Where better to have a party than Vegas? I have always been a fan of mini-games and their competitive nature. Usually, the most fun you’ll have is when playing with other people. Mario Party is the most well known, but as far as Xbox goes, the best one may have been Fuzion Frenzy. The spin on this party game is that it’s all about gambling.
In the main mode, you must be the first to reach the end of the strip. You can also play a mode all about just making the most money, centering around playing the mini-games only. Some are extremely luck-based, while others allow you to have a bit more control. You can play darts, roulette, and a handful of others that help you fill or empty your wallet. The main mode is called The Strip. Your board is on the Las Vegas strip, and you can play with up to 4 players. No online is supported, so you will need to depend on your social skills to have actual people playing with you. Otherwise, like myself, you’ll be against the AI-controlled characters.
Here’s what I liked:
Overall Idea — I’m not exactly sure if there are any party games with the Vegas theme. When I first saw it, I just assumed it was yet another poker game. I was pleasantly surprised to know it was a mini-game centered board game. I have been to Vegas twice and I know it’s all about the main strip. I like how there are luck based and skill based parts, though I would say it’s a bit more luck heavy. Despite not being shown exactly how everything works, playing it a few times should give you the understanding. Sometimes it’s nice to be able to just play when you feel like it and not worry about needing to quit. You can have fun in short bursts or spend hours trying to gain the achievements.
Here’s what I didn’t like:
Bare Bones — With tons of opportunity to add unlockable content, Vegas Party just doesn’t seem to offer anything but a few modes. There are plenty of characters to choose, but they’ll never look any different from when you first time saw them. I feel it could have added some much-needed encouragement to play more. After only a couple of sessions, you will have seen everything that is offered.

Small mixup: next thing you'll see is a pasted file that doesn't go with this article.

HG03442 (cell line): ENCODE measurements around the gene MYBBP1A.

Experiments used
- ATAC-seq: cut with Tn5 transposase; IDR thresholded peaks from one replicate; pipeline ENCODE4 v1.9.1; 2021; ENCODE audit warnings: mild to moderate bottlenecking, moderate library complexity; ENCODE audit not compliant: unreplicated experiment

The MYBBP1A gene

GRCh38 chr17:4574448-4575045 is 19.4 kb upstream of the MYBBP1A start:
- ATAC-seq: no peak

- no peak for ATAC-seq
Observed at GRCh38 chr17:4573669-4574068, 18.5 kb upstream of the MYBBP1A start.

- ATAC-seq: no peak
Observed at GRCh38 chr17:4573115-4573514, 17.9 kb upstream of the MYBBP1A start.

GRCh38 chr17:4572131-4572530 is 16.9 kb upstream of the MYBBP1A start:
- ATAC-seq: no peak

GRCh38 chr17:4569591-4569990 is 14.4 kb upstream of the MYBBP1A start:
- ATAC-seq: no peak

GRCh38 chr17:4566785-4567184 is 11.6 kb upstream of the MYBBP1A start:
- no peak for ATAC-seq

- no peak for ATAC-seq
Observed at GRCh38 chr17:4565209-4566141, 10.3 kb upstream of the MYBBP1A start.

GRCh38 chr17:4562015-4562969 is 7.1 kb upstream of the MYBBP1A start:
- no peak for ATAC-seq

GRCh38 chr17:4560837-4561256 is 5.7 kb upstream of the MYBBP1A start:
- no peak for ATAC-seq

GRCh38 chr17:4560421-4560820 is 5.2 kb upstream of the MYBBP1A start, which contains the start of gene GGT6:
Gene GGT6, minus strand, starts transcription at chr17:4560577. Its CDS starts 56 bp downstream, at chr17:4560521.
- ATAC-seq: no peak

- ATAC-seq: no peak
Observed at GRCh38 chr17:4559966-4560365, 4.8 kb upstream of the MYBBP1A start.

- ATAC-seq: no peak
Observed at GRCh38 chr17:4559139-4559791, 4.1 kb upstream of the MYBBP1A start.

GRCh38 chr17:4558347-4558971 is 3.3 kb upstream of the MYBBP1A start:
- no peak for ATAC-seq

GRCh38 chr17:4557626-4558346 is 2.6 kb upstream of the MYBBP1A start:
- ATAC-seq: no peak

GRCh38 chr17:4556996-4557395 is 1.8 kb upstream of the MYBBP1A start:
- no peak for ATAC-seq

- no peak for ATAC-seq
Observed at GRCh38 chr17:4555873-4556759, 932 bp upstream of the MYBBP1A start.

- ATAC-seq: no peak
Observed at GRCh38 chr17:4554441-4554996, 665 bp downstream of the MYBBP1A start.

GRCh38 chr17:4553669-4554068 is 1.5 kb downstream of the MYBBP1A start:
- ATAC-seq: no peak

Modes — There are only two modes, with one option that allows you to choose the mini-games. The actual mini-games are a bit bland and while they are mostly unique ideas that center around four people playing against each other, they tend to feel empty. Some are so luck based that you have literally no control over what is happening. The Strip mode is almost good. With rolling one dice and moving in a straight line, you’ll often find yourself moving backward or getting a zero and just staying put. The mini-games you play in this mode literally do nothing but gain you cash. They have no effect besides a score. Being that the main goal is to reach the end, they’re just distractions. In competitive mode, your goal is to gain the most money. When you play guess the card color, you might realize how much more this specific game affects the outcome of you winning: you can quickly go from being in first place the entire time to suddenly losing by $2500. I haven’t played this particular game in real life, but if the rules are the same I probably never will: you guess the colors of the five cards, and as you guess correctly you gain a multiplier; if you choose wrong, you lose it. Gaining four correct guesses then missing the last results in you losing $100. Meanwhile, somehow the AI can magically net a 16x combo making it impossible to win. You have a slim chance of being correct for all cards in a round. The last card is a 50/50 chance of losing any money you were about to make. In any case, this one game will usually be what decides the winner of the competitive mode.
Bets — Shockingly, you cannot bet anything. The bets are all set numbers. There is no extra risk you can choose to take, vanquishing any excitement of gambling. If you’re losing by a lot of money, there’s no real way to risk it all to pull ahead. This is a definite disappointment and may very well have led to ruining the entire experience. If I have a glass of milk and a cookie, I’d prefer the option of dipping it.
Even being one of the only party games on the Xbox, it sure didn’t seem to try very hard. There seems to be so much more they could have done and added, but there really isn’t much to do or unlock. Not all of the mini-games are bad. I actually really enjoy roulette. Some of them are completed in under a minute, reducing even more what was already a minimal game. I thought it was almost decent, but lacking online support and giving little effort to expanding a basic concept, Vegas Party may not be one you’d want to attend.
Score: Limited Appeal
Vegas Party was published by Funbox Media Ltd and developed by Raylight Games on Xbox One. It was released on September 28, 2018 for $19.99. A copy was provided by the publisher for review purposes.